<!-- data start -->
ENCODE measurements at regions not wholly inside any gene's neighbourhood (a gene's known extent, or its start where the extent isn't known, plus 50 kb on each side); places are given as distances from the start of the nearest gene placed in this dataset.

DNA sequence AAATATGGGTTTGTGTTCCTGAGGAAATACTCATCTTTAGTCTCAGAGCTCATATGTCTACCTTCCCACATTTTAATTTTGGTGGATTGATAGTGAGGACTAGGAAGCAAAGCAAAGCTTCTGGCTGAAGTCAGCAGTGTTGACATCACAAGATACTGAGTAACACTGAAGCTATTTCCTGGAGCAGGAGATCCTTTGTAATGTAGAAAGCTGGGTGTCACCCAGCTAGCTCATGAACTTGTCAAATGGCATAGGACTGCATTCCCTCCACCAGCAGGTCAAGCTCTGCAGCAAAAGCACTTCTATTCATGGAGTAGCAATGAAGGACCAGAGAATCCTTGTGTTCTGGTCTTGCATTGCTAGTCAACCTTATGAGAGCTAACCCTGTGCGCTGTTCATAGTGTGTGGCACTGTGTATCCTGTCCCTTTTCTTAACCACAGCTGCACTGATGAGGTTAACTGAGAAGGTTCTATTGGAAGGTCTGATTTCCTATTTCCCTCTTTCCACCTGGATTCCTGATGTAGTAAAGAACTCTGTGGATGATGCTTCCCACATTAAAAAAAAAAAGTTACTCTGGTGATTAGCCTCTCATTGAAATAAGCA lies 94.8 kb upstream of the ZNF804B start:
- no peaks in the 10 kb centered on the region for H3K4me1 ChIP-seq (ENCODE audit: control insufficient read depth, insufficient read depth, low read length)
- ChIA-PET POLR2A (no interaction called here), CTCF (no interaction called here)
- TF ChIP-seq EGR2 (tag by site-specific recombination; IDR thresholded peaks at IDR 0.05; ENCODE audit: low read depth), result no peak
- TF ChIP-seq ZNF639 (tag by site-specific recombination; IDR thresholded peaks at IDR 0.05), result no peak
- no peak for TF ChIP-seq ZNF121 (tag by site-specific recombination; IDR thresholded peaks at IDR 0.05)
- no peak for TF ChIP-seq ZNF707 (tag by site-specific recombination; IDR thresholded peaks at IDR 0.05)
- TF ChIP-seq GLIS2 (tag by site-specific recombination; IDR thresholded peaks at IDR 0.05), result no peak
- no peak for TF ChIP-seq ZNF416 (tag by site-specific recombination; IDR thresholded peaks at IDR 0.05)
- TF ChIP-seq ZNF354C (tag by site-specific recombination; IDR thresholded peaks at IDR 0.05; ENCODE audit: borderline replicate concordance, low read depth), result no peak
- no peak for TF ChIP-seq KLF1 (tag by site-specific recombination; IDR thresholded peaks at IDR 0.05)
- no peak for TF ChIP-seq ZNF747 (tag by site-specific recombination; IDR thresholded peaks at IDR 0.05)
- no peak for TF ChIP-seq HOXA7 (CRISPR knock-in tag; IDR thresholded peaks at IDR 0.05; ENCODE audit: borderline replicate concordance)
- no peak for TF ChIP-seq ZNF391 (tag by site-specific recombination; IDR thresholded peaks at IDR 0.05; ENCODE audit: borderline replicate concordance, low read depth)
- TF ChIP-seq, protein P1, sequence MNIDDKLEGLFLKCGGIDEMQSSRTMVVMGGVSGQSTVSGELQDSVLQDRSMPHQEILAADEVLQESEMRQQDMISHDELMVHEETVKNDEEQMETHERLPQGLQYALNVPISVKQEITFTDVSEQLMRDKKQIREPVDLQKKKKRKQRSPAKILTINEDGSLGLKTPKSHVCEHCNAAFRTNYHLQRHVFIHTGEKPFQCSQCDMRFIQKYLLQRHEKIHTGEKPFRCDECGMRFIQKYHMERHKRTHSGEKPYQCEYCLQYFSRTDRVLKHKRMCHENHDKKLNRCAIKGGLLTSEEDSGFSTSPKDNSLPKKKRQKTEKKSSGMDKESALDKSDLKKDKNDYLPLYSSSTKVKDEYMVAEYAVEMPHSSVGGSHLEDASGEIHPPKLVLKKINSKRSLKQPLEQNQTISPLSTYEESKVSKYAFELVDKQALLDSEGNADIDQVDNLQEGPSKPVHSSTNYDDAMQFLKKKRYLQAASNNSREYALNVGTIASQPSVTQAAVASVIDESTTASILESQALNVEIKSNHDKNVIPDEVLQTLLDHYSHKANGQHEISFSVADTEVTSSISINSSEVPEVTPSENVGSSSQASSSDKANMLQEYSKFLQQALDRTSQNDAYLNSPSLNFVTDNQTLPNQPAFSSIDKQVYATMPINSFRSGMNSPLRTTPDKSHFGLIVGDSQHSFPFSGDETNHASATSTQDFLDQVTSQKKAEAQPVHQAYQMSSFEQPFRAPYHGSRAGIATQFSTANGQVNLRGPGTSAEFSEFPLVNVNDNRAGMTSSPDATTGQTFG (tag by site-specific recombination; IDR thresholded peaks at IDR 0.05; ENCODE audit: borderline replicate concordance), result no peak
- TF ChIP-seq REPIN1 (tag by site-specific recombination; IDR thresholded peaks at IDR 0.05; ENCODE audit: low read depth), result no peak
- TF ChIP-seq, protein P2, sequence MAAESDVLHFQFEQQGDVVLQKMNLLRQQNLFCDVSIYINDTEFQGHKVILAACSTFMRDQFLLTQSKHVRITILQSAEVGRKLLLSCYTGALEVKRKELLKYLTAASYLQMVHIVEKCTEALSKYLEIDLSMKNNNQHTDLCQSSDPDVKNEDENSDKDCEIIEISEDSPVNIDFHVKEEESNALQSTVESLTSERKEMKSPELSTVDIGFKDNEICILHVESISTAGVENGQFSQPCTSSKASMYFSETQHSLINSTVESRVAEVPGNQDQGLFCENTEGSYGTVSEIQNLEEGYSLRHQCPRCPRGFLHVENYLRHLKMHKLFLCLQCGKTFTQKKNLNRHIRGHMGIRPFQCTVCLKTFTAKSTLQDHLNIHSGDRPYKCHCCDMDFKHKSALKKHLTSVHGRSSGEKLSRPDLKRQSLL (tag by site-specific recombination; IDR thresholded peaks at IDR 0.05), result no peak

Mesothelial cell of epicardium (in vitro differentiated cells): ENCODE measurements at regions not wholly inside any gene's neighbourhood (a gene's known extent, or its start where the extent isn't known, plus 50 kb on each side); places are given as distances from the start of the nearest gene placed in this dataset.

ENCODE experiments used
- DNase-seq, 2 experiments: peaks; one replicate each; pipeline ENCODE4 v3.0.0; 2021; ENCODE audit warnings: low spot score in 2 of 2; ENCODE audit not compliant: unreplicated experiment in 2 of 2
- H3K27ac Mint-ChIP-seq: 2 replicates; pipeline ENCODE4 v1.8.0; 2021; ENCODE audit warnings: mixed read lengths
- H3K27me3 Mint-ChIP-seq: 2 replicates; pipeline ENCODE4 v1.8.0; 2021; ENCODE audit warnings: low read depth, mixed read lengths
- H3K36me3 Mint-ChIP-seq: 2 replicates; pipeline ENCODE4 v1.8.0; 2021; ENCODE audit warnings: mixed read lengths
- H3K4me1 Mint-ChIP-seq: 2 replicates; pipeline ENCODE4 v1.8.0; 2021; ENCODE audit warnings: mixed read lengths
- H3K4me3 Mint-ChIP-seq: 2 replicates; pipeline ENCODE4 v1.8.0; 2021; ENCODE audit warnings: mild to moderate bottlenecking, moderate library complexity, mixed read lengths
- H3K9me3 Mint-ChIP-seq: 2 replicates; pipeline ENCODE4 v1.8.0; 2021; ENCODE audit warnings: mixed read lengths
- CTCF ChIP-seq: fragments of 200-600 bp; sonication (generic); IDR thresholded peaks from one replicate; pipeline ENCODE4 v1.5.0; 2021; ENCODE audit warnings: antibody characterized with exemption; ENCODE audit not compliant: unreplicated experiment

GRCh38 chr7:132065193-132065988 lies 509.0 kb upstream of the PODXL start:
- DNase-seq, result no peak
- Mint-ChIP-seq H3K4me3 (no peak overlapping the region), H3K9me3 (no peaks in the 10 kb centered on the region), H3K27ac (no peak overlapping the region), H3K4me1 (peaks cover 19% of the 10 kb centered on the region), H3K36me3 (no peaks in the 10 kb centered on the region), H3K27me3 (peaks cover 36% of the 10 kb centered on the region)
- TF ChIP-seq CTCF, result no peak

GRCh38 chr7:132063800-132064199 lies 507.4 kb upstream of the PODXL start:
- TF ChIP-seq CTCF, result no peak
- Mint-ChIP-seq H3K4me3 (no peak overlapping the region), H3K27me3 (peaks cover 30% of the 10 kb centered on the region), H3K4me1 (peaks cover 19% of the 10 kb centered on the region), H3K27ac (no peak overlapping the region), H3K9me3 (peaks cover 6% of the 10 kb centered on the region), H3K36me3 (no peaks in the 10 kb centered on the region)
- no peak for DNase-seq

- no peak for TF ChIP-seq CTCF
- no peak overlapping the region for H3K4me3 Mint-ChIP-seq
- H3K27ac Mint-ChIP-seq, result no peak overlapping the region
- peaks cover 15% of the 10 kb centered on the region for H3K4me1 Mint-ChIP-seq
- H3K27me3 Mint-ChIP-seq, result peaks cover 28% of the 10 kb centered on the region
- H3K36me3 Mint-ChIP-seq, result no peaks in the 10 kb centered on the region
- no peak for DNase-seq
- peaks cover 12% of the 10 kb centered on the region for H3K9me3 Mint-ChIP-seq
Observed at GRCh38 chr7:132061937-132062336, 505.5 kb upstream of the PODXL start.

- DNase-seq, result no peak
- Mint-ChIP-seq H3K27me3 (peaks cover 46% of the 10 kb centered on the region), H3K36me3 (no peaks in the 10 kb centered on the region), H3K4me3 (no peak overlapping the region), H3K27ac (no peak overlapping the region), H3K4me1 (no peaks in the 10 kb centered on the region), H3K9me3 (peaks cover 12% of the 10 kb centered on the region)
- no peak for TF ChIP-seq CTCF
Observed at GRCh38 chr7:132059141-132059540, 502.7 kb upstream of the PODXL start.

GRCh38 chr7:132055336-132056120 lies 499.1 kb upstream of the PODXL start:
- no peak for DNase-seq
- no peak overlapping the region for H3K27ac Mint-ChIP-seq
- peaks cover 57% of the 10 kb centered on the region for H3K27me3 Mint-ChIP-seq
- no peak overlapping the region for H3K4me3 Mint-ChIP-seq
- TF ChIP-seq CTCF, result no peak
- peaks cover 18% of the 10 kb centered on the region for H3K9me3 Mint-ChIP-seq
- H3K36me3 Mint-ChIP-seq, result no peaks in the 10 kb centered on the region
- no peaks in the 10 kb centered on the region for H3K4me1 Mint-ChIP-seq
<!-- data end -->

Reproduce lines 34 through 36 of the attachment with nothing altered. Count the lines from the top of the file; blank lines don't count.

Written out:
- TF ChIP-seq CTCF, result no peak
- Mint-ChIP-seq H3K4me3 (no peak overlapping the region), H3K27me3 (peaks cover 30% of the 10 kb centered on the region), H3K4me1 (peaks cover 19% of the 10 kb centered on the region), H3K27ac (no peak overlapping the region), H3K9me3 (peaks cover 6% of the 10 kb centered on the region), H3K36me3 (no peaks in the 10 kb centered on the region)
- no peak for DNase-seq